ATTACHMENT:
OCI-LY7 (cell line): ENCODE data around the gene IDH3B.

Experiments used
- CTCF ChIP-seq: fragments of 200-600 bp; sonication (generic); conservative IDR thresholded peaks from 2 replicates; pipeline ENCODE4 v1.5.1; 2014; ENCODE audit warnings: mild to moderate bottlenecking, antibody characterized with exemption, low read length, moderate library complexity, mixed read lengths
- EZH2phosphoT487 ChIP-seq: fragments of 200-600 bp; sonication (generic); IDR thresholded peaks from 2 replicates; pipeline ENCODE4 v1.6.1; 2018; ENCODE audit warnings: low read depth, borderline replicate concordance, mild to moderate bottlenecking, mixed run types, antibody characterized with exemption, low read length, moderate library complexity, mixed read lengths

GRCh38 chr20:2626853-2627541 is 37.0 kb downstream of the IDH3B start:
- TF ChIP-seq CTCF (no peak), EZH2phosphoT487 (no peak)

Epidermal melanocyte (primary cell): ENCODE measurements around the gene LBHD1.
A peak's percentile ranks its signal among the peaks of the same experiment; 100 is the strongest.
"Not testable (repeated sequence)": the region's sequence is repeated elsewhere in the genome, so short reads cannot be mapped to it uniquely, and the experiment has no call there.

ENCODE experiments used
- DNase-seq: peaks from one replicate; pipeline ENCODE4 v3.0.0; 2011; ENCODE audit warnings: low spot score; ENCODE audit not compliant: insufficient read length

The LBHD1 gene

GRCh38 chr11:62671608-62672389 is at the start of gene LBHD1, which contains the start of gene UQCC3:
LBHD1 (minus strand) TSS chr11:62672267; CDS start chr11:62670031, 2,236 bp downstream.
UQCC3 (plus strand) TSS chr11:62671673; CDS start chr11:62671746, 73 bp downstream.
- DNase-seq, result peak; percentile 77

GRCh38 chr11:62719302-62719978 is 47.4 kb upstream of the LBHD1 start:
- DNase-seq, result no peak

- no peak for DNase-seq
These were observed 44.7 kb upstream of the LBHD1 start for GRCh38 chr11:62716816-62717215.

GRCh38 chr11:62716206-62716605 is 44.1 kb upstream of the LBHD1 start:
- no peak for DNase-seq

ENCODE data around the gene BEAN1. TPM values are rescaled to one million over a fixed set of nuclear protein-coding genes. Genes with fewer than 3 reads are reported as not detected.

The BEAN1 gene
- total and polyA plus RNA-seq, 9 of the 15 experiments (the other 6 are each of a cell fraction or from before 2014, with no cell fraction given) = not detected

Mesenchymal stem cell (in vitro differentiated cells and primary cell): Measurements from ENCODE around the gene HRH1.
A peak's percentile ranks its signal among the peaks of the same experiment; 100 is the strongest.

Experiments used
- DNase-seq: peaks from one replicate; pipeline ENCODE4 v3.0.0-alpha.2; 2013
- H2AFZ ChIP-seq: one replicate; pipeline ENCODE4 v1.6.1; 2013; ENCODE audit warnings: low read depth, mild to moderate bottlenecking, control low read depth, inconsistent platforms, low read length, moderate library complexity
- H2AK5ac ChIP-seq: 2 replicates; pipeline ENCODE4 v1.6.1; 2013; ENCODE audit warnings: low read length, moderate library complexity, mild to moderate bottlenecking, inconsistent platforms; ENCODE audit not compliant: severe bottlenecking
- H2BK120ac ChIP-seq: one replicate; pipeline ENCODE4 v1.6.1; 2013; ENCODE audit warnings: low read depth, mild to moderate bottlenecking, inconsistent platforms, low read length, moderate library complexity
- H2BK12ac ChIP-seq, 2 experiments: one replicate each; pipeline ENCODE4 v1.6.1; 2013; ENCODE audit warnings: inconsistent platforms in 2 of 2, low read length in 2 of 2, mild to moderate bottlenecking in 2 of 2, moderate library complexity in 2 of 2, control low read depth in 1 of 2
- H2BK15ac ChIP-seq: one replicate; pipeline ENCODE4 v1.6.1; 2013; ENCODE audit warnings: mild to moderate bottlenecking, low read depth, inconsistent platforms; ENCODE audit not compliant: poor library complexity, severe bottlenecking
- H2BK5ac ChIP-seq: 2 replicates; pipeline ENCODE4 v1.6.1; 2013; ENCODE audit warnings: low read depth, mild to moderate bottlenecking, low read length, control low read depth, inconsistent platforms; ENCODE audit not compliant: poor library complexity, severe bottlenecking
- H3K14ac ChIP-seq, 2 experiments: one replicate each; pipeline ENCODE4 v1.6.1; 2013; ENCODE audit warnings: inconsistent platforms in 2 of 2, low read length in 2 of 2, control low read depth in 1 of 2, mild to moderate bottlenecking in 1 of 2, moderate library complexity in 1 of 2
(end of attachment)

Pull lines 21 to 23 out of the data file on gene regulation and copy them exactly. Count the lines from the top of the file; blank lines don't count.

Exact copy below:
GRCh38 chr11:62716206-62716605 is 44.1 kb upstream of the LBHD1 start:
- no peak for DNase-seq

ENCODE data around the gene BEAN1. TPM values are rescaled to one million over a fixed set of nuclear protein-coding genes. Genes with fewer than 3 reads are reported as not detected.